Sweet. :D

G P

Graham L
23-08-2002, 06:01 PM
That's interesting. I see a spurious space between the "i" and "n" of "installnew". There's still a minor advanced feature in the wordwrap routine.

Graham Petrie
23-08-2002, 06:38 PM
You're right Graham - didn't see that. The gap I saw is displayed in the post, but the actual link has the gap you noticed.

Sheesh!

G P

Basil Pesto
23-08-2002, 09:06 PM
Well thanks,folks - I think? Appreciate the posts but there's nothing there that overcomes the paranoia I mentioned. It all sounds hairy. I neglected to say in the original post that the computer is a laptop, which I think might complicate things.

I know the advantages of having OS and applications on one partition and data files on another but this is looking too difficult. Might just live with everything on one drive/part'n.

Would still welcome views.

Marty2001
23-08-2002, 09:54 PM
I have partitioned lots of PCs and laptops but would not recommend it for an inexperienced user unless they were willing to lose data.
As the previous post mentioned, it is not worth you buying a program when you will only use it once or twice - unless you get a group and install and uninstall the app on various PCs and share the cost
The best option would have been to have it partitioned when you bought it
I would just make a new folder and call it M drive and save your documents there
The only real reason you need a partition would be if you decided you wanted to dual boot and I don't recommend this either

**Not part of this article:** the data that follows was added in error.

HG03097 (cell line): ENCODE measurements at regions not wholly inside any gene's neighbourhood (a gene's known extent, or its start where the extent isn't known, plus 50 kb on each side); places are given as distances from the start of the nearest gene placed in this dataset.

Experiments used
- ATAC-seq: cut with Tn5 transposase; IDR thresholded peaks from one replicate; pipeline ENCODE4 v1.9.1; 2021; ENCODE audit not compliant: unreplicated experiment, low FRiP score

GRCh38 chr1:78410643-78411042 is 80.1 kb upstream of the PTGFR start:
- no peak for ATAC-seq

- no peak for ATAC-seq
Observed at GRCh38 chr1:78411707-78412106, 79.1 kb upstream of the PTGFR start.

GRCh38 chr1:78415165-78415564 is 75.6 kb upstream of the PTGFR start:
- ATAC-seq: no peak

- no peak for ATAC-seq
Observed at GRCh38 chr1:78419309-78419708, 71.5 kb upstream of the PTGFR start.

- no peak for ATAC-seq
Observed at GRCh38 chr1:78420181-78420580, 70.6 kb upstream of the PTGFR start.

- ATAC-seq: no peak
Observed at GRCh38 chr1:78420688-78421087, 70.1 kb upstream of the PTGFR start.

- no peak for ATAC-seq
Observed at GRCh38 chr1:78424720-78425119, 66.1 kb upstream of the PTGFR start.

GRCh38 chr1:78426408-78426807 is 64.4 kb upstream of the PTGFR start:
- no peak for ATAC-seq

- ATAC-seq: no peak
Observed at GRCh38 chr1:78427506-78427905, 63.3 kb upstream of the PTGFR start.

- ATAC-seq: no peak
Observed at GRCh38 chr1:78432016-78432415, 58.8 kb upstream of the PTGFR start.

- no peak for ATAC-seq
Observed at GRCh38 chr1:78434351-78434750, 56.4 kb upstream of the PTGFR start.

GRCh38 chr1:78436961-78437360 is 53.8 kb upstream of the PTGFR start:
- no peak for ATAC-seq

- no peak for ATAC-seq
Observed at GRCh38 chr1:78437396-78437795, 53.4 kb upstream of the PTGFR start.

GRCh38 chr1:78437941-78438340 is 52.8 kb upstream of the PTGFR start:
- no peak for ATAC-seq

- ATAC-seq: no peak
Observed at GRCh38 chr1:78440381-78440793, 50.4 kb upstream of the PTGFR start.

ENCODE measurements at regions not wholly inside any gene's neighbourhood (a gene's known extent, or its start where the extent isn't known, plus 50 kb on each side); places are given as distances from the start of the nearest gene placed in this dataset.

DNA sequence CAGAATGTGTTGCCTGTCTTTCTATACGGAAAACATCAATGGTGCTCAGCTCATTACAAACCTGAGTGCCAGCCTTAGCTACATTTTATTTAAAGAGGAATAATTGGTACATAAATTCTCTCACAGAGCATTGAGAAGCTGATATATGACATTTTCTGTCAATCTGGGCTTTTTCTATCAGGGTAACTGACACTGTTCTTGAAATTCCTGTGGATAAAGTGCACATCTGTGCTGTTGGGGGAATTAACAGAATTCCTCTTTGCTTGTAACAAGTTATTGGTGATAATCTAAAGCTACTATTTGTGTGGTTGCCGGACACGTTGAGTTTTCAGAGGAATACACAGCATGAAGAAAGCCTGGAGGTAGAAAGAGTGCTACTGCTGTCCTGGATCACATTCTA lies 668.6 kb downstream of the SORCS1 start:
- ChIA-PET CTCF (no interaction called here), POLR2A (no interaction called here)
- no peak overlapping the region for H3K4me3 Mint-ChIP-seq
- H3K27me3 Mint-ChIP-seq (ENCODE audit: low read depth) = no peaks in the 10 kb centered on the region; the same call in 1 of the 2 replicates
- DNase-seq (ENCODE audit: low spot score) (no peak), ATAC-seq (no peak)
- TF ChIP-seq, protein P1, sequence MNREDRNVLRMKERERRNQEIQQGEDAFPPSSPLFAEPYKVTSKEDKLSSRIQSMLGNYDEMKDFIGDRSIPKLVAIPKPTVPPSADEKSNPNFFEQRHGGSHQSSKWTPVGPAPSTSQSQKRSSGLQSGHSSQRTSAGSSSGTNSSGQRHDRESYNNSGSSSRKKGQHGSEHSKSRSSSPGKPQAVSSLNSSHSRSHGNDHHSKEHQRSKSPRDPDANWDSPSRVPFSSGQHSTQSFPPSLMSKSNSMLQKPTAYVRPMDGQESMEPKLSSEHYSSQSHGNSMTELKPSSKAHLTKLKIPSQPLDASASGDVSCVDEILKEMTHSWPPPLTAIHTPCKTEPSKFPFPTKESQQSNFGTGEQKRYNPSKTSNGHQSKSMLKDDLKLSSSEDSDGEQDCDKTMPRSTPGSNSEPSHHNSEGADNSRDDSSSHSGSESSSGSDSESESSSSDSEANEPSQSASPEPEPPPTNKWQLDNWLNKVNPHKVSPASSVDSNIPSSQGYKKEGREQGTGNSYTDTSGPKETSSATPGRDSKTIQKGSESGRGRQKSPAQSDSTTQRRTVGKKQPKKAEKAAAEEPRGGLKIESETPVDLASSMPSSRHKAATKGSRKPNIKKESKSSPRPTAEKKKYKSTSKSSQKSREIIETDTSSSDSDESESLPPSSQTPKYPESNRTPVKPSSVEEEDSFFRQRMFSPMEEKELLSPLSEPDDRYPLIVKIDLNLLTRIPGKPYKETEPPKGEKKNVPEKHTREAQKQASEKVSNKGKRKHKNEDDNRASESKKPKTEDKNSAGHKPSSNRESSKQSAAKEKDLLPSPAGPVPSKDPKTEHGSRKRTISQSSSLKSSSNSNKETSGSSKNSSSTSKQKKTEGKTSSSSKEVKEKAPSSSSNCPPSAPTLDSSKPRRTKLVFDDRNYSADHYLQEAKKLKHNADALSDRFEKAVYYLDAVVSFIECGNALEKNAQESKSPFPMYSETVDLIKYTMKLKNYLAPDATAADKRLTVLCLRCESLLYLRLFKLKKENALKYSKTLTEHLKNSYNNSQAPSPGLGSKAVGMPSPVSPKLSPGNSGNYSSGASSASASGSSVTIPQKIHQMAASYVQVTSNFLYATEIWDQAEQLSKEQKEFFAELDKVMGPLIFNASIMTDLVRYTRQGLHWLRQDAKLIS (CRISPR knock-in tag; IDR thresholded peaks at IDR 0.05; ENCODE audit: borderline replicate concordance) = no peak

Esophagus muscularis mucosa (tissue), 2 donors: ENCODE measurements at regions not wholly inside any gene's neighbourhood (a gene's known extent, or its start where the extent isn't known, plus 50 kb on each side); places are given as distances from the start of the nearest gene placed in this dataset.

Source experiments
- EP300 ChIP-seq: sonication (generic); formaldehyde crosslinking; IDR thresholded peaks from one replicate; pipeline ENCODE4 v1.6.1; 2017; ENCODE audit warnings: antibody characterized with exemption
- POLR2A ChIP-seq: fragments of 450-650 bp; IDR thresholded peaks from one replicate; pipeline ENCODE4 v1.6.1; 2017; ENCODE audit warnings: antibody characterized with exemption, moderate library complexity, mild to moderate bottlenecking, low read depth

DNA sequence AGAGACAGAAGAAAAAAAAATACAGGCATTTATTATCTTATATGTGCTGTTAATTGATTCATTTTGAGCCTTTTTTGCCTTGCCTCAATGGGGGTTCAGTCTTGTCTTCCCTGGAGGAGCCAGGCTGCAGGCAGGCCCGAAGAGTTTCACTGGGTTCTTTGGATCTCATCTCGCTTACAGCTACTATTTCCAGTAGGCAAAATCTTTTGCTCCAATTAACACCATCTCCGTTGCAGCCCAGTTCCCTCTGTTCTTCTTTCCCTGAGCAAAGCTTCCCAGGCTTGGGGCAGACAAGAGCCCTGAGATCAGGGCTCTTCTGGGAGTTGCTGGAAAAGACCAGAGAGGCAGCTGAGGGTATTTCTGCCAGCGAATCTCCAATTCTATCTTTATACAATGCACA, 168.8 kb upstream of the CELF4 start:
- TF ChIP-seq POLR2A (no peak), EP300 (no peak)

If the time comes that you want to reformat, just copy the M drive to your CD writer and reformat the whole PC with the recovery CD
If you have a Windows XP CD, you can repartition during the reformat

Graham L
24-08-2002, 03:21 PM
Basil: I get the impression that this is a"new" computer. So you haven't got much to lose. If you have a few files you have made, back them up with WinZip or something onto floppies or CD-RW. All the software which came with it should be stored on the CDs. If you have a CD (or more) for each item, you should have no problems. If you have a "Recovery CD", it should be OK, but it would pay to ask the shop (or manufacturer) if there is anything to watch out for.

It's not a matter of "If you repartition, all you will be left with is a pile of smoking ashes". It is just that so many people will not read the instructions . They get into trouble. So the tendency here is to warn people that things can go wrong.

One major problem is making the "system" partition too small. It is hard to fix that when it becomes a problem.